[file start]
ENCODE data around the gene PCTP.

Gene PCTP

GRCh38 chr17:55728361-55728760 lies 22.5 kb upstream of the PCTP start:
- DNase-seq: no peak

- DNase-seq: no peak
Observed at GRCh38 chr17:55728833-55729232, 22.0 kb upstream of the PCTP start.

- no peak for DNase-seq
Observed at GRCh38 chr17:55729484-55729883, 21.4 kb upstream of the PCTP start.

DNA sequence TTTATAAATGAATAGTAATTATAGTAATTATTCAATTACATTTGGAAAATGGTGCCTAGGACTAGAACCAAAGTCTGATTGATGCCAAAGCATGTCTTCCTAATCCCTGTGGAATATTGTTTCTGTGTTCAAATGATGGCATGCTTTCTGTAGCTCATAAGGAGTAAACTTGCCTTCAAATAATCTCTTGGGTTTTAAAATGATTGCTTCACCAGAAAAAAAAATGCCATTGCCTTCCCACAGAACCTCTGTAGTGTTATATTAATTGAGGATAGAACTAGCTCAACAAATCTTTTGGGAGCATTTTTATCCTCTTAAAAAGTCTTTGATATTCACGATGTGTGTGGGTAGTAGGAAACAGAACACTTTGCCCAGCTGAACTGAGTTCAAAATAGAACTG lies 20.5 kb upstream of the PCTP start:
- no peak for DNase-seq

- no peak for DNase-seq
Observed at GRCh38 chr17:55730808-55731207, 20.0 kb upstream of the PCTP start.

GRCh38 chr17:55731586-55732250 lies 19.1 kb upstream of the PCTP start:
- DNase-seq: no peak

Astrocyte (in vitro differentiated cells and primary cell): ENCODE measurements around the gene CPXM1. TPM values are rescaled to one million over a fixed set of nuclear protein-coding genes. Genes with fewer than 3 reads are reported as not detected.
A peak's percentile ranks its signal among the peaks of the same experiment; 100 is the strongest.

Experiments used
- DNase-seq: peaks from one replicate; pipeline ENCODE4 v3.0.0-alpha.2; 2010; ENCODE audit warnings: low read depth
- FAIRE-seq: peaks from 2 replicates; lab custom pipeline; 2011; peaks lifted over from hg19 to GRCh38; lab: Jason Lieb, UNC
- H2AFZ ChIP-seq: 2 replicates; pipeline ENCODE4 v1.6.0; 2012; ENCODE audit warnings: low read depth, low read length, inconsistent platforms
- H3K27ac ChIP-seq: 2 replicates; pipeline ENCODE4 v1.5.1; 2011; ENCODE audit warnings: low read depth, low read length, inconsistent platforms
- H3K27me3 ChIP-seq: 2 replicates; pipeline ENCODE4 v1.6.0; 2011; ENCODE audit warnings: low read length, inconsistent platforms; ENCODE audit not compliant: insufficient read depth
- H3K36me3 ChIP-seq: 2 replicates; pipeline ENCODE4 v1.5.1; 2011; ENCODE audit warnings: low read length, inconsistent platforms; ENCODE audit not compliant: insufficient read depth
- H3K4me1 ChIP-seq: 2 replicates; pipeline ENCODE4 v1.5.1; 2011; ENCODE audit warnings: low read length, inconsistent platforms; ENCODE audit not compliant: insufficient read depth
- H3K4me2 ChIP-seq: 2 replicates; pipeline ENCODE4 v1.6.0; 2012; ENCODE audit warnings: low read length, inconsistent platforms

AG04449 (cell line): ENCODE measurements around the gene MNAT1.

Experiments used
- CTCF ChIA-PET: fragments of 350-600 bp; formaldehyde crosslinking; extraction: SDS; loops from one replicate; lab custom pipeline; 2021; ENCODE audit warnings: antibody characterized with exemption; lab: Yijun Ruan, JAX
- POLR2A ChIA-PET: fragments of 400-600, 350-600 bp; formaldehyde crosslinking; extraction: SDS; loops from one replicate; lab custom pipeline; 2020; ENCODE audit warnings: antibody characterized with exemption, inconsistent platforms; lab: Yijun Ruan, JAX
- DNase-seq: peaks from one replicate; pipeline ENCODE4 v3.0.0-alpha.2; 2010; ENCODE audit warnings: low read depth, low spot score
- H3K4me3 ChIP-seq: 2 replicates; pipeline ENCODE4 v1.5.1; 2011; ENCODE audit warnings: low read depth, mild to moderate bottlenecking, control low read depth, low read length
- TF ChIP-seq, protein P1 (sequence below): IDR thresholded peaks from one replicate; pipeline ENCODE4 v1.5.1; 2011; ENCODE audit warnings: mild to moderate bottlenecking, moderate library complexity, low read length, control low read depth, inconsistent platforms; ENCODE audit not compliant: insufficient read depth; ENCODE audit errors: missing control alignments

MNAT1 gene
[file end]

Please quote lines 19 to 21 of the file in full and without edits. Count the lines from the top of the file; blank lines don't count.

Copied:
- FAIRE-seq: peaks from 2 replicates; lab custom pipeline; 2011; peaks lifted over from hg19 to GRCh38; lab: Jason Lieb, UNC
- H2AFZ ChIP-seq: 2 replicates; pipeline ENCODE4 v1.6.0; 2012; ENCODE audit warnings: low read depth, low read length, inconsistent platforms
- H3K27ac ChIP-seq: 2 replicates; pipeline ENCODE4 v1.5.1; 2011; ENCODE audit warnings: low read depth, low read length, inconsistent platforms